Sir Mark Makes a Convincing Case for Belisario

United KingdomUnited Kingdom Donizetti, Belisario (semi-staged): Soloists, BBC Singers, BBC Symphony Orchestra/Sir Mark Elder (conductor), Barbican Hall, London, 28.10.2012.

Belisario: Nicola Alaimo (baritone)
Alamiro: Russell Thomas (tenor)
Irene: Camilla Roberts (soprano)
Antonina: Joyce El-Khoury (soprano)
Giostiniano: Alastair Miles (bass)
Eudora: Julia Sporsén (soprano)
Eusebio: Edward Price (baritone)
Ottario: Michael Bundy (baritone)
Centurion: Darren Jaffrey (bass-baritone)

Stage Director: Kenneth Richardson

The opportunity to see Donizetti’s “lyrical tragedy in three acts”, Belisario (1836), might hardly be thought to come along every day; yet it was just a year ago that my colleague Jim Pritchard reviewed a COG performance at the Queen Elizabeth Hall. The fact that, in Donizetti’s output, it comes straight after Lucia di Lammermoor (1835)has surely had a negative impact on its overall performance history though. True, it does not scale the same dramatic-emotional heights as Lucia, but it evinces a uniformity of inspiration that is really quite remarkable even if the musical integration is not of the same level as the more popular piece. This collaboration of the BBC forces and the record label Opera Rara is a highly laudable collaboration, therefore. Belisario was revived in 1969 in Venice. Seen and Heard has also run a review of the 2010 Buenos Aires production (see review here).

Belisario tells the story of the titular Byzantine general and his wife Antonina’s betrayal of him. His honour is at stake for much of the opera, during which he is blinded and put into prison; he is finally cleared, but his tragic death as a result of battle wounds furnishes the closing moments of the opera. Each of the three acts has a title: “Triumph”, “Exile” and “Death”. The story has it all. Deception, great choruses (the BBC Singers on top form, especially the male voices), friendship duets (for Belisario and the freed prisoner who now reveres him, Alamiro) and of course a touching death scene. This is a tragedy after all (and Elder clearly saw it as such, conducting with a palpable intensity).

These forces had spent the preceding week recording the piece, so it was lovely to be there to reap the rewards, evident right form the unanimity of the violins for the long lines of the overture’s slow section (a massive contrast to the bright day of the overture’s main body). One vital facet came through that prevailed throughout the evening – Elder has put his finger on how best to present Donizetti’s sonorities. In lesser hands they can often seem too thin, but here they seemed entirely right, and as the overture made its way towards its stormy climax, Elder’s strategies seemed to enable the music’s trajectory to appear entirely natural.

Camilla Roberts took the role of Irene, daughter if Belisario and Antonina. Roberts delivers a lovely sound, but was too easily overpowered by the orchestral forces, at least initially. It was only later in the first act that it seemed she had properly warmed into to the performance.

No such warming in for the evening’s Antonina, Belisario’s wife here played by the outstanding American soprano Joyce El-Khoury (recently she has sung Frasquita Carmen at the Met and Violetta with WNO). She is of striking looks and an equally stunning voice of seemingly endless dynamic range. No problems of the orchestra swamping this character. More then this, she carried the ongoing story grippingly (including a great, grief-laden cry of “Immenso”).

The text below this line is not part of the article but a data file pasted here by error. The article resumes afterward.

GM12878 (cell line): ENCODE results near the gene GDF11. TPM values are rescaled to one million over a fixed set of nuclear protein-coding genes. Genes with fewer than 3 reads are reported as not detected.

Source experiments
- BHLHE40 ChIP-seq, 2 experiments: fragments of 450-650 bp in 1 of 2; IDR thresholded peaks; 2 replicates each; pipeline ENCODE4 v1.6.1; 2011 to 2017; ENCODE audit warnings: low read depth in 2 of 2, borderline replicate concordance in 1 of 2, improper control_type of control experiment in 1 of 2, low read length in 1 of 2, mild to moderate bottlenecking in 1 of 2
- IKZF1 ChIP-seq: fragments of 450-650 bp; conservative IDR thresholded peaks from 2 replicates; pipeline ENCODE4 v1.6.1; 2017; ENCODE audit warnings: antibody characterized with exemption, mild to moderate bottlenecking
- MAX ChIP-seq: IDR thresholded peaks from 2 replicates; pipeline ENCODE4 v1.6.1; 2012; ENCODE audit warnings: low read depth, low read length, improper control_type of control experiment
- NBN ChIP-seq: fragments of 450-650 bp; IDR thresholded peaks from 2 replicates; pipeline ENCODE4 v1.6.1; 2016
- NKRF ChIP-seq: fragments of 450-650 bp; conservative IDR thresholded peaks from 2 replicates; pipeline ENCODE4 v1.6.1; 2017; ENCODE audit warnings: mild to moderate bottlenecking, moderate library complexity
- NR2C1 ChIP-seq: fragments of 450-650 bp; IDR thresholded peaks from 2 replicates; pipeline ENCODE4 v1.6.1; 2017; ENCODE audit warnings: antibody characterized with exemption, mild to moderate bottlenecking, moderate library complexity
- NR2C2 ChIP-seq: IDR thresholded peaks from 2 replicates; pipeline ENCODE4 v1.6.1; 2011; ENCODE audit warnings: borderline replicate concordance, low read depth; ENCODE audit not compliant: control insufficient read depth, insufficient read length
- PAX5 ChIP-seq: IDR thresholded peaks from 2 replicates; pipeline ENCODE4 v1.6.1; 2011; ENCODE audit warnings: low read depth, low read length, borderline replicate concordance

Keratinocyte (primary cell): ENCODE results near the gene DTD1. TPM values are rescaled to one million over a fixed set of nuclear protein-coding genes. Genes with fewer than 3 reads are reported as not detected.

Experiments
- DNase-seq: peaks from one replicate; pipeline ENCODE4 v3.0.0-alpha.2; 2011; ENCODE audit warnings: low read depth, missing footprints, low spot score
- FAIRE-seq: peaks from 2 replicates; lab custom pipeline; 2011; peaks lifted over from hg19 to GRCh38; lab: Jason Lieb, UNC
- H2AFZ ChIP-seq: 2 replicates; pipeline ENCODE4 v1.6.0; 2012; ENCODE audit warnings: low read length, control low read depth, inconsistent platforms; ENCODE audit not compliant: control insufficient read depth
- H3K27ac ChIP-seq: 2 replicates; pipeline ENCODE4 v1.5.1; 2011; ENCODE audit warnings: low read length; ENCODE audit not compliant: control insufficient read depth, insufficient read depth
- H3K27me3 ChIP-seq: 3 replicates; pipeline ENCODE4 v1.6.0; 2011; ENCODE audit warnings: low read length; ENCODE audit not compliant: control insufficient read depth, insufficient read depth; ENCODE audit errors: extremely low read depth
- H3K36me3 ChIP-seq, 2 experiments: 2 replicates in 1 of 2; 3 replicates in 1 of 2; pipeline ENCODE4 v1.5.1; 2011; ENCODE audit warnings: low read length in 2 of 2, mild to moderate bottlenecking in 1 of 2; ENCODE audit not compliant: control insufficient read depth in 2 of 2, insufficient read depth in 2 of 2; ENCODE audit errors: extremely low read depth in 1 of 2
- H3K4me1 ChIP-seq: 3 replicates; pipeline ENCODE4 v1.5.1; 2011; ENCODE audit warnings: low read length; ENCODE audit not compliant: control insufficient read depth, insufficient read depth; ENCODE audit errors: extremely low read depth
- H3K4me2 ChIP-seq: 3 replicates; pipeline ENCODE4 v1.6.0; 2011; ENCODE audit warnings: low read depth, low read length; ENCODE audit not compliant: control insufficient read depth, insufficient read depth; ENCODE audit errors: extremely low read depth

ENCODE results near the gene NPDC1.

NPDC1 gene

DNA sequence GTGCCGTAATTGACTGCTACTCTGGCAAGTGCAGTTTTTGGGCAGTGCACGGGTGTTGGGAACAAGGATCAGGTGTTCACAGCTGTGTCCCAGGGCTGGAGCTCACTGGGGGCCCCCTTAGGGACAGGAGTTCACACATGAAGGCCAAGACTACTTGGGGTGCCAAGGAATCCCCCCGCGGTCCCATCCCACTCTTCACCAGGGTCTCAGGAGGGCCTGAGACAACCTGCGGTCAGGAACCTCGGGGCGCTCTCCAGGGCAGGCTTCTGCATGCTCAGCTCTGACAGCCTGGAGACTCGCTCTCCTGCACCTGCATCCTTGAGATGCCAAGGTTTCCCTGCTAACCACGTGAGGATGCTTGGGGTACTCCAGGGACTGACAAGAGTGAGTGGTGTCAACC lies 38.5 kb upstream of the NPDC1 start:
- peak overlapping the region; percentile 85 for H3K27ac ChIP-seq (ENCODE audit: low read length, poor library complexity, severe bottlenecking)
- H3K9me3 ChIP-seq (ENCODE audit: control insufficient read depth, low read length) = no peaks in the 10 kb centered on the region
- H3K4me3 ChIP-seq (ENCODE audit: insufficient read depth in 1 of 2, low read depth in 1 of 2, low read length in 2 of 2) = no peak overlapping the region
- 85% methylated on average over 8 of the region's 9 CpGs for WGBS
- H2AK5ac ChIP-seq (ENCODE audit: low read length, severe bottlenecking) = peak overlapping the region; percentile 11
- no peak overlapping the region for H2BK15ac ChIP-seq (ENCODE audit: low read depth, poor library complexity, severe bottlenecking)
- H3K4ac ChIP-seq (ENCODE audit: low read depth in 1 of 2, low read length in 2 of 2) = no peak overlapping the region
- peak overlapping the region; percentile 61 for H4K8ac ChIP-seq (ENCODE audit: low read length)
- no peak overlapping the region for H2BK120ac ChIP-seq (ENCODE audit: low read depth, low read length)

The performance was semi-staged by stage director Kenneth Richardson. The justly well-loved and respected bass Alastair Miles made his entrance through the aisles and through the audience to the stage. His voice is as tremendous as always (his Silva Ernani back in 2004 was simply remarkable). His assumption of Giustiniano throughout was shot through with nobility, his ample bass as focused as ever, his phrasing always impeccably musical. Richardson’s staging’s strengths lay inits non-interventionist stance. We followed the action through the intelligent movements of the characters within a restricted space, with lighting used subtly to underline atmospheres.

Whatever the strengths of his fellow singers, it was Palermo-born Nicola Alaimo that truly dominated the evening as Belisano himself. His CV is remarkable: he has appeared in Boccanegra (Met), Forza (Paris) and Rome (in Attila under Muti). Every syllable he sang indicated not only had he fully assimilated the role, he had lavished huge care into the consideration of every phrase. His tone was often radiantly imperious, sometimes railingly defiant, sometimes tender. The breath control he demonstrates is exemplary, taking long phrases in one huge arc. His voice worked well, also, with the tenor of Russell Thomas’ Alamiro, particularly in the second act duet. Thomas won the 2010 Francisco Viñas Contest in Barcelona. If his list of engagements is dwarfed by Alaimo’s his voice certainly wasn’t. Here is a singer with a great sense of character, good stage presence and a fine, ringing tenor voice.

Perhaps I was less taken with Peter Hoare’s Eutropio, vocally entirely passable but dramatically never quite convincing, his physical gestures learned rather than felt. Swedish born and UK-trained (Royal Academy) Julia Sporsén, as Eudora, was vocally fine but dramatically a tad faceless, at least in comparison with the excellence of the major roles.

Nevertheless, the total was by far greater than the sum of its parts (and bear in mind that some of those parts themselves were rather special). The triumph is that Elder made such a compelling case as to make a convert of this reviewer, certainly – and if the cheers at the end were anything to go by, I am not alone.

Colin Clarke